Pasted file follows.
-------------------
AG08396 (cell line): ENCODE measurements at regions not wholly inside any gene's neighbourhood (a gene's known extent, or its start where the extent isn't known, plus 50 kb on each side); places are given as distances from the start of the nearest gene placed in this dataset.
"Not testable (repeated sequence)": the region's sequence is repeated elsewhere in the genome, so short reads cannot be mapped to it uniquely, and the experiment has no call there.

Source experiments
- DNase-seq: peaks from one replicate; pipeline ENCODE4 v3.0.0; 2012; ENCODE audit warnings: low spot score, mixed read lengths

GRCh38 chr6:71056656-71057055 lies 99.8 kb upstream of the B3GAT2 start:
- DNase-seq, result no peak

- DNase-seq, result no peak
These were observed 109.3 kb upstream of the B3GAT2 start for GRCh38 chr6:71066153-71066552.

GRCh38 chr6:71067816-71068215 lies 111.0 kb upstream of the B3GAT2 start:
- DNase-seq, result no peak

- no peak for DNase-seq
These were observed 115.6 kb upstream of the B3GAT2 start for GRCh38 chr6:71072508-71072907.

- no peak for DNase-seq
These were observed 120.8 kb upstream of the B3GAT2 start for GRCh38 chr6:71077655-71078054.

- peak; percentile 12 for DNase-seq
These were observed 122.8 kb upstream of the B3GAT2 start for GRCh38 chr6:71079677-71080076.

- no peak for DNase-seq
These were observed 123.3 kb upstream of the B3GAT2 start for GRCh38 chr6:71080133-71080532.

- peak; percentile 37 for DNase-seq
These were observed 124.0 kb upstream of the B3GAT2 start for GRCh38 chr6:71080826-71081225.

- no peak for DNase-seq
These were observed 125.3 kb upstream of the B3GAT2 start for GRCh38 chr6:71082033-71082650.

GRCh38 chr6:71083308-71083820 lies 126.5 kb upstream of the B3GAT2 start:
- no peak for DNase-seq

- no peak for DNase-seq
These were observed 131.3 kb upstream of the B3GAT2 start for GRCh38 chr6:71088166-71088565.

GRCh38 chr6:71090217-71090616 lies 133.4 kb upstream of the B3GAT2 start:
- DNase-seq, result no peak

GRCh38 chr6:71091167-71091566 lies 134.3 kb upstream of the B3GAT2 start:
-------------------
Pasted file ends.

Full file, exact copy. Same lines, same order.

AG08396 (cell line): ENCODE measurements at regions not wholly inside any gene's neighbourhood (a gene's known extent, or its start where the extent isn't known, plus 50 kb on each side); places are given as distances from the start of the nearest gene placed in this dataset.
"Not testable (repeated sequence)": the region's sequence is repeated elsewhere in the genome, so short reads cannot be mapped to it uniquely, and the experiment has no call there.

Source experiments
- DNase-seq: peaks from one replicate; pipeline ENCODE4 v3.0.0; 2012; ENCODE audit warnings: low spot score, mixed read lengths

GRCh38 chr6:71056656-71057055 lies 99.8 kb upstream of the B3GAT2 start:
- DNase-seq, result no peak

- DNase-seq, result no peak
These were observed 109.3 kb upstream of the B3GAT2 start for GRCh38 chr6:71066153-71066552.

GRCh38 chr6:71067816-71068215 lies 111.0 kb upstream of the B3GAT2 start:
- DNase-seq, result no peak

- no peak for DNase-seq
These were observed 115.6 kb upstream of the B3GAT2 start for GRCh38 chr6:71072508-71072907.

- no peak for DNase-seq
These were observed 120.8 kb upstream of the B3GAT2 start for GRCh38 chr6:71077655-71078054.

- peak; percentile 12 for DNase-seq
These were observed 122.8 kb upstream of the B3GAT2 start for GRCh38 chr6:71079677-71080076.

- no peak for DNase-seq
These were observed 123.3 kb upstream of the B3GAT2 start for GRCh38 chr6:71080133-71080532.

- peak; percentile 37 for DNase-seq
These were observed 124.0 kb upstream of the B3GAT2 start for GRCh38 chr6:71080826-71081225.

- no peak for DNase-seq
These were observed 125.3 kb upstream of the B3GAT2 start for GRCh38 chr6:71082033-71082650.

GRCh38 chr6:71083308-71083820 lies 126.5 kb upstream of the B3GAT2 start:
- no peak for DNase-seq

- no peak for DNase-seq
These were observed 131.3 kb upstream of the B3GAT2 start for GRCh38 chr6:71088166-71088565.

GRCh38 chr6:71090217-71090616 lies 133.4 kb upstream of the B3GAT2 start:
- DNase-seq, result no peak

GRCh38 chr6:71091167-71091566 lies 134.3 kb upstream of the B3GAT2 start: